On October 6 2015 the European Court of Justice (ECJ) ruled on the question of how the term of a supplementary protection certificate (SPC) should be calculated if the grant of the relevant marketing authorisation is notified to the marketing authorisation holder some time after it is granted. The decision will be welcomed by the innovative pharmaceutical industry, as it provides additional days of protection for a significant proportion of SPCs in each EU member state. Although the term extension will typically be only one to four days, the financial benefit – particularly for ‘blockbuster’ drugs nearing the patent cliff – may be significant.
Background: SPC terms
SPCs provide additional protection beyond patent expiry for products (ie, medicinal or plant protection products) that require a marketing authorisation. Their aim is to compensate patentees for the years of patent term lost during the lengthy regulatory approval processes that such products must go through before they get to market.
The term of an SPC is calculated by reference to the date of the marketing authorisation. In particular, Article 13 of the EU SPC Regulation (469/2009) defines the term of an SPC as being the time that has elapsed between the patent filing date and the date of the first marketing authorisation in the European Economic Area minus five years, capped to a maximum of five years (or five-and-a-half years if a paediatric extension is obtained).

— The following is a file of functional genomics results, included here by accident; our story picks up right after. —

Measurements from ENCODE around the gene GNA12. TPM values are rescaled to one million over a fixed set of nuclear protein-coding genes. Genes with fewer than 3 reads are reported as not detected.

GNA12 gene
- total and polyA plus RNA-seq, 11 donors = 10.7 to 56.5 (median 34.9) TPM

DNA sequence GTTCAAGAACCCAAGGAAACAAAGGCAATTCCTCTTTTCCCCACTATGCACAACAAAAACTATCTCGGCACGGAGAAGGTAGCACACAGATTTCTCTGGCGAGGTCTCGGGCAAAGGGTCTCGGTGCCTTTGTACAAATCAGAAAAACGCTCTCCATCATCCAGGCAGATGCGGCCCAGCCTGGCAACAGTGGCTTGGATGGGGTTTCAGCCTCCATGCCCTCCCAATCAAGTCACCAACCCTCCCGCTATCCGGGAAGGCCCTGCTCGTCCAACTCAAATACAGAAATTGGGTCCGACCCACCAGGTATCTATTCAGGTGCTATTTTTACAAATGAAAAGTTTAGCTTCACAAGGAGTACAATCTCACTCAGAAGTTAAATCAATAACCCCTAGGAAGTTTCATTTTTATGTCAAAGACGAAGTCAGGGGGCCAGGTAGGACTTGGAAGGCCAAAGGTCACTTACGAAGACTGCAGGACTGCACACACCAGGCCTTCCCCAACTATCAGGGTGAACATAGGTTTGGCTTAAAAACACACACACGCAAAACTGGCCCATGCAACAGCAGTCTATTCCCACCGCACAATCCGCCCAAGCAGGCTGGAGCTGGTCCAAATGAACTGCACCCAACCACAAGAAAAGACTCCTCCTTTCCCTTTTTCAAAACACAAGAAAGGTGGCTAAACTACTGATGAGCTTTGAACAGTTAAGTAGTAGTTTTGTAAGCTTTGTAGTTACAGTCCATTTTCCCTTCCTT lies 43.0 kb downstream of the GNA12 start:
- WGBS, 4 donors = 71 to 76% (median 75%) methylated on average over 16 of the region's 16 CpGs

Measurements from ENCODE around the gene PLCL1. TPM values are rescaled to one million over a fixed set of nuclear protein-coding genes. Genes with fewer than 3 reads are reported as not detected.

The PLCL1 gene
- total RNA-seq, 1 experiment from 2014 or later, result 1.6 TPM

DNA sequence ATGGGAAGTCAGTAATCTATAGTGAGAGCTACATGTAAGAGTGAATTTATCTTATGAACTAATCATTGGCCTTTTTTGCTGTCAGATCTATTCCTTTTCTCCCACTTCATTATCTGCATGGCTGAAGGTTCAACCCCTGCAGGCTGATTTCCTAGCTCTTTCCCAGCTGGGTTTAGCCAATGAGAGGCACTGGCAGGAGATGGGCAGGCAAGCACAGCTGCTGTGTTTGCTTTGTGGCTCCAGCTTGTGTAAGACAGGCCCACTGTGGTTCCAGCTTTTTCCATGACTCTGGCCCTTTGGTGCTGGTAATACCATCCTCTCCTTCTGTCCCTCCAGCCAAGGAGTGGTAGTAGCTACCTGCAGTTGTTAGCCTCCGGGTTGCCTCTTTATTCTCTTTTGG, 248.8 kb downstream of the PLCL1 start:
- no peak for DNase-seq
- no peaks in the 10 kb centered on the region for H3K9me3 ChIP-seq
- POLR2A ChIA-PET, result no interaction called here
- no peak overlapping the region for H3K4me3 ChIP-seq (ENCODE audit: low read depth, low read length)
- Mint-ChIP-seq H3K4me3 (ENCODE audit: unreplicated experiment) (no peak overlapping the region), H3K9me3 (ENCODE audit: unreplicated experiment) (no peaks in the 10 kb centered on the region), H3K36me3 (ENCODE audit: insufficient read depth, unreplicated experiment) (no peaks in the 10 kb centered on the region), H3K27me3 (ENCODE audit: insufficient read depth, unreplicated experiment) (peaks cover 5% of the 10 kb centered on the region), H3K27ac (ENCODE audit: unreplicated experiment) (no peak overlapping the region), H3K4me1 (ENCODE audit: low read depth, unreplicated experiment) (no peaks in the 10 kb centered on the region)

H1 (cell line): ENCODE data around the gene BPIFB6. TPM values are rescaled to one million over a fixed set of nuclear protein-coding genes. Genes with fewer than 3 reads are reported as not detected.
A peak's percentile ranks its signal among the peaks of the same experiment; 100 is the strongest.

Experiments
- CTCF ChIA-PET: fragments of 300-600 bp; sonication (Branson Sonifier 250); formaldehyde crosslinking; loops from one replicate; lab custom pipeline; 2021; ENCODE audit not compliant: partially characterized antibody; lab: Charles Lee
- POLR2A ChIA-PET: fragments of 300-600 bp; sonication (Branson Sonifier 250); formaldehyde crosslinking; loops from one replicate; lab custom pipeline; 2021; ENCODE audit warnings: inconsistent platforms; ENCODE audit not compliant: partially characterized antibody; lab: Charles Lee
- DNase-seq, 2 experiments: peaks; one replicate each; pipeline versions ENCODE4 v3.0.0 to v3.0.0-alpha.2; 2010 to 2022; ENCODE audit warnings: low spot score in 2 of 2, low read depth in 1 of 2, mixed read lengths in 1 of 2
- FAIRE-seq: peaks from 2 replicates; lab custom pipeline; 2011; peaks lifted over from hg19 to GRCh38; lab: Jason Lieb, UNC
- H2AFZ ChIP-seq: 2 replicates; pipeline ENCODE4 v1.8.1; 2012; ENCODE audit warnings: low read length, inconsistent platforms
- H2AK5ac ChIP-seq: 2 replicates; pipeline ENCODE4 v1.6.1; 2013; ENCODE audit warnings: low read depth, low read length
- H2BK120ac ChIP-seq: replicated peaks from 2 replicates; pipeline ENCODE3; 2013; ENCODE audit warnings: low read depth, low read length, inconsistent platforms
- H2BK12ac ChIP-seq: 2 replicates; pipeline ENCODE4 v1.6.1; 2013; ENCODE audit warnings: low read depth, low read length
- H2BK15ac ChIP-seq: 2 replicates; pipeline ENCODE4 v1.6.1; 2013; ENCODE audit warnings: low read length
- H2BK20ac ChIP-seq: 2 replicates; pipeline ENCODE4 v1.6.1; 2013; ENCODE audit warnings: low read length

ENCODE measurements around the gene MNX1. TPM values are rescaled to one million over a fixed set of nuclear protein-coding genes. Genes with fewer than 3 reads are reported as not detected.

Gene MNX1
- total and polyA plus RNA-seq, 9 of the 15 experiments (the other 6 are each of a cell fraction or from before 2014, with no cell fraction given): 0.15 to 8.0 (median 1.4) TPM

An increasing number of medicinal products are being authorised via the so-called ‘centralised’ procedure, whereby the marketing authorisation is issued by the European Commission. Two dates are associated with the grant of these marketing authorisations:
- the date of the decision to issue an authorisation (cited on the front page of the marketing authorisation); and
- the date that the applicant is notified of the decision (referred to in Article 4 of the marketing authorisation and noted in the Official Journal of the European Union).